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Pharm Res. 2009 Jun;26(6):1486-95. doi: 10.1007/s11095-009-9860-z. Epub 2009 Mar 12.

Intestinal lymphatic transport enhances the post-prandial oral bioavailability of a novel cannabinoid receptor agonist via avoidance of first-pass metabolism.

Author information

1
Drug Delivery Disposition and Dynamics, Monash Institute of Pharmaceutical Sciences, Monash University (Parkville Campus), 381 Royal Parade, Parkville, Victoria 3052, Australia.

Abstract

PURPOSE:

To examine the effect of food on the oral bioavailability of a highly lipophilic, cannabinoid receptor agonist (CRA13) and to explore the basis for the food effect in lymph-cannulated and non-cannulated dogs.

METHODS:

Oral bioavailability was assessed in fasted and fed human volunteers and in lymph-cannulated dogs. In fasted dogs, the extent of absorption and oral bioavailability was also examined following administration of radiolabelled CRA13.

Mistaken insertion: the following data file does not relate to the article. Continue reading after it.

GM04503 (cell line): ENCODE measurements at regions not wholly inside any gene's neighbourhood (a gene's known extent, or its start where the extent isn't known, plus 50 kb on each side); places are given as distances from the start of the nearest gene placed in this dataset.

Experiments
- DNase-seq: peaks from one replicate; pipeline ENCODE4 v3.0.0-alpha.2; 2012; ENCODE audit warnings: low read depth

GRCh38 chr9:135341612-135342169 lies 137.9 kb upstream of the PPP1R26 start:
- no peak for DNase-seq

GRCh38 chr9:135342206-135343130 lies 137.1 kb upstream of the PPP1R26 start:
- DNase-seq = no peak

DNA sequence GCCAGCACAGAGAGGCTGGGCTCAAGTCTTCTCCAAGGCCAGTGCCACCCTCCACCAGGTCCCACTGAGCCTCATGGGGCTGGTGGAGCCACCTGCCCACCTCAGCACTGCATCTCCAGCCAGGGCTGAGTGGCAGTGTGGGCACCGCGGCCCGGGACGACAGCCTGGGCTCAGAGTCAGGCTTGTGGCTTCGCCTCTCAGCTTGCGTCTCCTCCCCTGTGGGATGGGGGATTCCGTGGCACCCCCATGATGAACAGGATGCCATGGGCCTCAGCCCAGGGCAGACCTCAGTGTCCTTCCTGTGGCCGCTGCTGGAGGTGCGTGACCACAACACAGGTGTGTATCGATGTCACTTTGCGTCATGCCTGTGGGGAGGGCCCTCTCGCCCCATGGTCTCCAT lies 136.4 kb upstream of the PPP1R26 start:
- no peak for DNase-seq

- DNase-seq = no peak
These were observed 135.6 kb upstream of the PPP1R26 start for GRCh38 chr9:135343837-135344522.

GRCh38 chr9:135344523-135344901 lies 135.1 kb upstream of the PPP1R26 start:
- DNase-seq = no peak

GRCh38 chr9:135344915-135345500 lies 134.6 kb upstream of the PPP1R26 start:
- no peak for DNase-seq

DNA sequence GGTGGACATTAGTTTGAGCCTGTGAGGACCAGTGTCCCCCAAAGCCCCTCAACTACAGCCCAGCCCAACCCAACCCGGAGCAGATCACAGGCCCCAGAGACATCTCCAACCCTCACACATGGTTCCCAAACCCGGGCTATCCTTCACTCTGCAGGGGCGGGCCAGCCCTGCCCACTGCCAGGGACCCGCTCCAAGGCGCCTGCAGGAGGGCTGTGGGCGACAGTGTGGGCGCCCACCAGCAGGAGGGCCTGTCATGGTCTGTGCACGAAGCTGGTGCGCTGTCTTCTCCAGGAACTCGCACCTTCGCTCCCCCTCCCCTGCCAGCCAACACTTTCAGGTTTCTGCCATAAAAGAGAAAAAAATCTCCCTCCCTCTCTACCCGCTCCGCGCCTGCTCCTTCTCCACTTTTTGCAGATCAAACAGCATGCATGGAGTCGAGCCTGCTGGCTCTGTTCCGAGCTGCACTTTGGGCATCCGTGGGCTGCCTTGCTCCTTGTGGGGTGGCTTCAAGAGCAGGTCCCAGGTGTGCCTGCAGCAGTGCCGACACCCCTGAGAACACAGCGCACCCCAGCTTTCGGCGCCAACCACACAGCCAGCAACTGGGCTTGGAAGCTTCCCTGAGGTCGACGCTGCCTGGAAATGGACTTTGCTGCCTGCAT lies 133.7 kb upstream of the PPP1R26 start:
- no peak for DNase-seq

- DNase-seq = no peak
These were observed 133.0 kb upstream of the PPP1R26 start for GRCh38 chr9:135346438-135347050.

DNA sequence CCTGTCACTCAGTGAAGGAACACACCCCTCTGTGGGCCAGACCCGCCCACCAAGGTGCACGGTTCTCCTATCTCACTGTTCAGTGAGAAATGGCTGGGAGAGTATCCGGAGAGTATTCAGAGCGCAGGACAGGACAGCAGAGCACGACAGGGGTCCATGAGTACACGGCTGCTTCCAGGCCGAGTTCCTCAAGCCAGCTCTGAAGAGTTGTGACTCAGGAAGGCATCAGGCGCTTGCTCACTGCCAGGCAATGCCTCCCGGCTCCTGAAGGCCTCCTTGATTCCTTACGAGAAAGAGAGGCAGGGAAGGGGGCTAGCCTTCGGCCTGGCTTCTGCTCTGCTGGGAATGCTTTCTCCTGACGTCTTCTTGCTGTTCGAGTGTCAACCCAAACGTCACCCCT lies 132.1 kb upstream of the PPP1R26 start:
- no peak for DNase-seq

RESULTS:

Food had a substantial positive effect on the oral bioavailability of CRA13 in human volunteers (4.3-4.9 fold increase in AUC(0 - infinity)) and in dogs. The absolute bioavailability of parent drug was low in fasted dogs (8-20%), in spite of good absorption (72-75% of radiolabelled CRA13 recovered in the systemic circulation). In post-prandial lymph-cannulated dogs, bioavailability increased to 47.5% and the majority (43.7%) of the dose was absorbed via the intestinal lymphatic system.

CONCLUSIONS:

The positive food effect for CRA13 does not appear to result from increased post-prandial absorption. Rather these data provide one of the first examples of a significant increase in bioavailability for a highly lipophilic drug, which is stimulated via almost complete post-prandial transport into the lymph, in turn resulting in a reduction in first-pass metabolism.

PMID:
19280324
DOI:
10.1007/s11095-009-9860-z
[Indexed for MEDLINE]

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